The Oilers did in fact get him at 32, and are very happy with that selection. Benson broke the Alberta Major Bantam Hockey League record for most points in a season with 146 (57-89-146) in 33 games in Edmonton. He went on to play in the WHL with Vancouver, but has been plagued by injuries. Now he’s healthy with no worries about the injuries holding him back. Edmonton hopes he continues to progress into becoming the prospect he once showed he could be.
“Happy,” Chiarelli said of acquiring Benson. “(There were) some questions, at least publicly, with his injury but we’ve poked and prodded him at length and we’re very happy with that pick.”
Green says he believes if Benson was healthy for a full season this year he wouldn’t have lasted to the 32nd pick.
Next up was another player who could have easily went higher in the Draft. Edmonton selected Saginaw defenceman Markus Niemelainen 63rd overall. He was the first of three Oilers picks in the third round.
Niemelainen is a big defender at 6-foot-6 and shows a lot of promise.
Tyler Benson celebrates his selection with family. Photo by Getty Images.
“He’s big, he can skate, he can move the puck,” said Green. “He likes to play the game with a little bit of offensive flare. I don’t think his numbers this year are indicative of his talent level. There’s more there than just a 6-foot-6 shutdown guy.”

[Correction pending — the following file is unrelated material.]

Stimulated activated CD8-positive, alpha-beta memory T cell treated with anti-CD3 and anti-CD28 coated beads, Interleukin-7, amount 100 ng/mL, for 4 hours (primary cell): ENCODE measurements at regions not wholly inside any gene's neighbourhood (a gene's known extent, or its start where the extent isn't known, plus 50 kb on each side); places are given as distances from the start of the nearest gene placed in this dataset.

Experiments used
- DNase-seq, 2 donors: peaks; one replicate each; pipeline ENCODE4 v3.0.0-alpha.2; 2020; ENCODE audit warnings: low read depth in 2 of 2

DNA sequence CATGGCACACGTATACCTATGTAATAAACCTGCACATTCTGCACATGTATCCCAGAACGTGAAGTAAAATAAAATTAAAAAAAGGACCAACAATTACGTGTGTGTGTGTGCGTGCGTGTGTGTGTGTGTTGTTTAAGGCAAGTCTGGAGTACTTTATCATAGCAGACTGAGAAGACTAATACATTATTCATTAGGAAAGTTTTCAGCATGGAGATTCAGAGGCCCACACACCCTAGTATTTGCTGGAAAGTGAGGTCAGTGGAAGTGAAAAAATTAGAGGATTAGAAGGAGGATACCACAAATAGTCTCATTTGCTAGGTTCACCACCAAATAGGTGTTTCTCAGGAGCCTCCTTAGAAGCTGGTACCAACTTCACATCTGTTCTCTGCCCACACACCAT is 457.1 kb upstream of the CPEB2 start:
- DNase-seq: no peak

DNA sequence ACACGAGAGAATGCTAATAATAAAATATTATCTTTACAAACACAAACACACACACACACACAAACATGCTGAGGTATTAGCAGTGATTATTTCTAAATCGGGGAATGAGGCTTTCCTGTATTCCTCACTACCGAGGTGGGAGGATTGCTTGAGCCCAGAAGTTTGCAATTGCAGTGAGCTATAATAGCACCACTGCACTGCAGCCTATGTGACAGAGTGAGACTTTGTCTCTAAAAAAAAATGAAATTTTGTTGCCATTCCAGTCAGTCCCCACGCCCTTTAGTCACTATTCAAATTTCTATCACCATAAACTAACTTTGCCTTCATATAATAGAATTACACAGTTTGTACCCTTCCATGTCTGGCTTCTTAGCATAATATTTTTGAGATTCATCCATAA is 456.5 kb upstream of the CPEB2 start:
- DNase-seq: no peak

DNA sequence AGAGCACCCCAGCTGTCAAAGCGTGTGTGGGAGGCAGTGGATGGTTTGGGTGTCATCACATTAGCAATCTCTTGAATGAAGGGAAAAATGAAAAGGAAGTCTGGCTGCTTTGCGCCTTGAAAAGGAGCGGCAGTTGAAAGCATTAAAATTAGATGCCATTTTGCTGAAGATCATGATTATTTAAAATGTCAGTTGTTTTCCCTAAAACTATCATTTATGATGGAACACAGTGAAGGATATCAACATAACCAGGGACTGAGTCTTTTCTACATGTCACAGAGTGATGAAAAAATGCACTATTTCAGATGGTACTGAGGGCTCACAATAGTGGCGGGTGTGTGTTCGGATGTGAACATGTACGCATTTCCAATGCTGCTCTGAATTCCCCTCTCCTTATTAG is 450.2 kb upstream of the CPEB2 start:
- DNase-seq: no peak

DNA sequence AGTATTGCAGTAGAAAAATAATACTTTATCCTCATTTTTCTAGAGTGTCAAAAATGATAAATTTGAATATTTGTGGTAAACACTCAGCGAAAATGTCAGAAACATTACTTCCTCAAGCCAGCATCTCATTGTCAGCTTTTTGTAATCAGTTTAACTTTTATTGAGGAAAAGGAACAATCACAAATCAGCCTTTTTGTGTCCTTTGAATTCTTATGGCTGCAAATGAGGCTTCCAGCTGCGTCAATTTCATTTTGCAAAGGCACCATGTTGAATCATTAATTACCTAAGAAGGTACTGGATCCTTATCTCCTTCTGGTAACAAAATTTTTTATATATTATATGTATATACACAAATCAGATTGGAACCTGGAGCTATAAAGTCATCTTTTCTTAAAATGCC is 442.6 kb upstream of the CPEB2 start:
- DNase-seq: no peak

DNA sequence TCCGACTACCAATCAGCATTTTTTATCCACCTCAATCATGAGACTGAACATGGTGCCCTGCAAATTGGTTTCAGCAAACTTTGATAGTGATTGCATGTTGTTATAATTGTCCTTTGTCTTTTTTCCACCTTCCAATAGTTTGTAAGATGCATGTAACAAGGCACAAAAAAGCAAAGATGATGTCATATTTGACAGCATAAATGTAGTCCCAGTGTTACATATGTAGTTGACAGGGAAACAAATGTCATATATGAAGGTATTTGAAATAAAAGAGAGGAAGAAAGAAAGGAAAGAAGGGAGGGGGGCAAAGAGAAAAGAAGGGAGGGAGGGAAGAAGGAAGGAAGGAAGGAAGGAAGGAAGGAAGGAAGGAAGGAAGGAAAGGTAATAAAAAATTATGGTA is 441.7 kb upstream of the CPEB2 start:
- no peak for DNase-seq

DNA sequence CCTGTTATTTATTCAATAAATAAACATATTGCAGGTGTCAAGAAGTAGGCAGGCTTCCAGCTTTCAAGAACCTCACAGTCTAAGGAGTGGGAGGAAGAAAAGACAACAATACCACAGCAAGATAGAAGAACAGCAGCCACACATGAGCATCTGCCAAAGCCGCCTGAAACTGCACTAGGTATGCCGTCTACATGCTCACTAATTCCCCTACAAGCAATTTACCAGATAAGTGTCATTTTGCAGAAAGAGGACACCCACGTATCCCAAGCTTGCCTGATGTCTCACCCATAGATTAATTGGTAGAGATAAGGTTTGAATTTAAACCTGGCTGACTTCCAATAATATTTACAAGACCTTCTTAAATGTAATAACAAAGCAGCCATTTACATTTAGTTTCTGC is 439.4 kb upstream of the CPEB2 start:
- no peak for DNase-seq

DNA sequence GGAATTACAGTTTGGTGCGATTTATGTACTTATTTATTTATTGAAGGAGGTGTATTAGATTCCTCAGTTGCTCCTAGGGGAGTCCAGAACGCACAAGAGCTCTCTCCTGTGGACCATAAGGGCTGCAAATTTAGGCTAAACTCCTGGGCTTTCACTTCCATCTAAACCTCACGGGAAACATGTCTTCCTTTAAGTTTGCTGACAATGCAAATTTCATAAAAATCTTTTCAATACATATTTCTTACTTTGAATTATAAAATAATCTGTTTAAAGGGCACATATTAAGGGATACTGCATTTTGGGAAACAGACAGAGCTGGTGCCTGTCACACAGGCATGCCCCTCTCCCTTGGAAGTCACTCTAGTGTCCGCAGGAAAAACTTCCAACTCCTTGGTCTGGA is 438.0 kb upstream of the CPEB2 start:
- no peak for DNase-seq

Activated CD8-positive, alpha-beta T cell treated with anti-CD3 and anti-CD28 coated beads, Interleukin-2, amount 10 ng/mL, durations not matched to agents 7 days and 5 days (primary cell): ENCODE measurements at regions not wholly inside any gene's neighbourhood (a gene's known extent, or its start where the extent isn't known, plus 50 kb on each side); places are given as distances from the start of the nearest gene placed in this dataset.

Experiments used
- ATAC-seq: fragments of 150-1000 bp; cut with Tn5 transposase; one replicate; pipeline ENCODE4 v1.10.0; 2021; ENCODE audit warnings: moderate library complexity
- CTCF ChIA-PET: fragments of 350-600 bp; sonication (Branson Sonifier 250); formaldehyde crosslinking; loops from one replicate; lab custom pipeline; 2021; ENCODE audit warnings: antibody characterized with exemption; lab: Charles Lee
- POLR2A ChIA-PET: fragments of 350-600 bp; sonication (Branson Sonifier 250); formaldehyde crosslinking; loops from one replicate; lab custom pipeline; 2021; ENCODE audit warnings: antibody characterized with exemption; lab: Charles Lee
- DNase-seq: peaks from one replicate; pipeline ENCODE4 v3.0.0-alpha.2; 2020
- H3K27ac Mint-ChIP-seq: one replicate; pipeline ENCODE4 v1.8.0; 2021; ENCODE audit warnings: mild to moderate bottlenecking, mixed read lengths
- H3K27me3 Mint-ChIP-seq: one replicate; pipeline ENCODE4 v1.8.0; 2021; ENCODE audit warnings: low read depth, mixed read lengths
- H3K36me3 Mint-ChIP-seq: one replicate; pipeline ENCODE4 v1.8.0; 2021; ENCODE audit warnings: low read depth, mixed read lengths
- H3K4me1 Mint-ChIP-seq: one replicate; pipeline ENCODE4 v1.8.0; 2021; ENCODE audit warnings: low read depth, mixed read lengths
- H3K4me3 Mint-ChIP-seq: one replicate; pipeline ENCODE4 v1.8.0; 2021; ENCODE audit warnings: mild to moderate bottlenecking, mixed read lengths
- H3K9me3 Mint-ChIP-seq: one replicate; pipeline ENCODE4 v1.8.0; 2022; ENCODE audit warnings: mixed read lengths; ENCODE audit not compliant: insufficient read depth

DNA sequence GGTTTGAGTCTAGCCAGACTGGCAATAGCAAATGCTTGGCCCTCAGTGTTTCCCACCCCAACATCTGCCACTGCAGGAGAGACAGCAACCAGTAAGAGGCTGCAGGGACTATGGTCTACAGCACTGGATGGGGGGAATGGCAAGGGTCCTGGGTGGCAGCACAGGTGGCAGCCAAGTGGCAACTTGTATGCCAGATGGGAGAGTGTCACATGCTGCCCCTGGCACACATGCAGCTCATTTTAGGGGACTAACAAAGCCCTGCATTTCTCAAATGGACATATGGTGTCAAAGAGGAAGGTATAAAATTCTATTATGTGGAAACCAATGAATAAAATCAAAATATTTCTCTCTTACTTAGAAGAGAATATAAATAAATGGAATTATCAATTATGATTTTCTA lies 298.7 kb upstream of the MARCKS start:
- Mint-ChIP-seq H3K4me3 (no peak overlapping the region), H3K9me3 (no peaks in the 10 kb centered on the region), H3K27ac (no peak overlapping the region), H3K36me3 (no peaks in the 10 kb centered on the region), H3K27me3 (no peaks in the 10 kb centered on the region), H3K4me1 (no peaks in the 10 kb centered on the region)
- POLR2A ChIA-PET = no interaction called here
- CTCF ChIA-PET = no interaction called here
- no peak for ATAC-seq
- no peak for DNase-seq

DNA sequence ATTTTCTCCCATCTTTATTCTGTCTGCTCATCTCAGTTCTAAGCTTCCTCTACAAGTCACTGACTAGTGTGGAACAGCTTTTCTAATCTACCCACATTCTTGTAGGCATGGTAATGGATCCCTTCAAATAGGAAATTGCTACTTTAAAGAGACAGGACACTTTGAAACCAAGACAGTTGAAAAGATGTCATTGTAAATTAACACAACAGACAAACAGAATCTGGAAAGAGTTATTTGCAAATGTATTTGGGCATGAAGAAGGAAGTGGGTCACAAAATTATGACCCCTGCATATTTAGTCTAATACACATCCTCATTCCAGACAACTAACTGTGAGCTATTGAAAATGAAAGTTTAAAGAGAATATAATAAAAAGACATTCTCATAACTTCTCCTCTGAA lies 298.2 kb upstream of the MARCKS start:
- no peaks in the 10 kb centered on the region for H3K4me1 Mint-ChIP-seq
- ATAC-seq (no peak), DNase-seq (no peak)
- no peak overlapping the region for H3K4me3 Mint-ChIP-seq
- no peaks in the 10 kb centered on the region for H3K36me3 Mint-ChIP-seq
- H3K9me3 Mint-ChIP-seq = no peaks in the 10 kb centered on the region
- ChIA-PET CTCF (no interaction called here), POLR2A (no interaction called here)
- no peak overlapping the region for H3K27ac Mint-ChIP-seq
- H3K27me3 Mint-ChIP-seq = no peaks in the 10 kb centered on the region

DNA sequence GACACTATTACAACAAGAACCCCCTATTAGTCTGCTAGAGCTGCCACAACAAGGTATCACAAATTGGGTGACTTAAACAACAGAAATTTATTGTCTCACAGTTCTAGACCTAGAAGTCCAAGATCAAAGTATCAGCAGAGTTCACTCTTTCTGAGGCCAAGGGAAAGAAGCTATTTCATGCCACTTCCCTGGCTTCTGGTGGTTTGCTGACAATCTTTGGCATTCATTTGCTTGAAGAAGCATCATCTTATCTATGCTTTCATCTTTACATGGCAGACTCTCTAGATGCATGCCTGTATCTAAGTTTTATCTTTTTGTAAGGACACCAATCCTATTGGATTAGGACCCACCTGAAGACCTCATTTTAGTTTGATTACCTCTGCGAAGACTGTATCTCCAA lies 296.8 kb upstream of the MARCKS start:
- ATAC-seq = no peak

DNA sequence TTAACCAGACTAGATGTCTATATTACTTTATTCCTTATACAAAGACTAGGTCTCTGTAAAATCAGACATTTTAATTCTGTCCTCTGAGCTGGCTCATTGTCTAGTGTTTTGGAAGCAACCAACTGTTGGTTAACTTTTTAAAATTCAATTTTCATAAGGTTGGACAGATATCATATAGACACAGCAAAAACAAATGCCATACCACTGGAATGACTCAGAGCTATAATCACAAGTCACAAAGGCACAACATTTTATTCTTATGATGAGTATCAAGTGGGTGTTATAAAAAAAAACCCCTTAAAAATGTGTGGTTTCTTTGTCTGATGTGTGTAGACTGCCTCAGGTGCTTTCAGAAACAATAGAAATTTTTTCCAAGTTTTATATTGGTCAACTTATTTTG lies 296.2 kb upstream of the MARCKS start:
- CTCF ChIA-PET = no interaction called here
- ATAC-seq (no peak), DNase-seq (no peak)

Some pre-draft analysis and conversation had Niemelainen as a potential second, or even first-rounder. Green says the Oilers were surprised to see him at 63.
Edmonton took another defenceman with their second third-round pick, 84th overall, selecting Matthew Cairns from the OJHL’s Georgetown Raiders. The 6-foot-2, 190-pound left-shot blueliner had 33 points (9-24-33) in 46 games. The Cornell University commit (2017-18) also had 19 points (3-16-19) in 22 playoff games for Georgetown.
“Big kid, good puck-mover, good hockey sense,” said Green. “A little bit raw maybe but big guy that can skate and move the puck.”
For their third-straight pick, Edmonton selected defence at 91st overall. The Oilers picked up Filip Berglund. The defenceman played in Sweden’s junior league this past season, and ranked 33rd on NHL Central Scouting’s list of European Skaters. He had 41 points (19-22-41) in 43 games.
“He’s a big, right-shot defenceman who can really move the puck,” said Green. “He’s got good hockey sense, put up good numbers this year in the Swedish Junior League. We just really like his upside and the puck-moving ability that he has.”
With no picks in the fourth, Edmonton took a chance on a goalie in the fifth round. The Oilers selected Peterborough backstop Dylan Wells 123rd overall. While the Oilers admit the numbers weren’t the best this year for Wells, they see something in him they can try to develop. By taking a flyer on Wells, they add another goalie to the system and it’s a hard position to predict.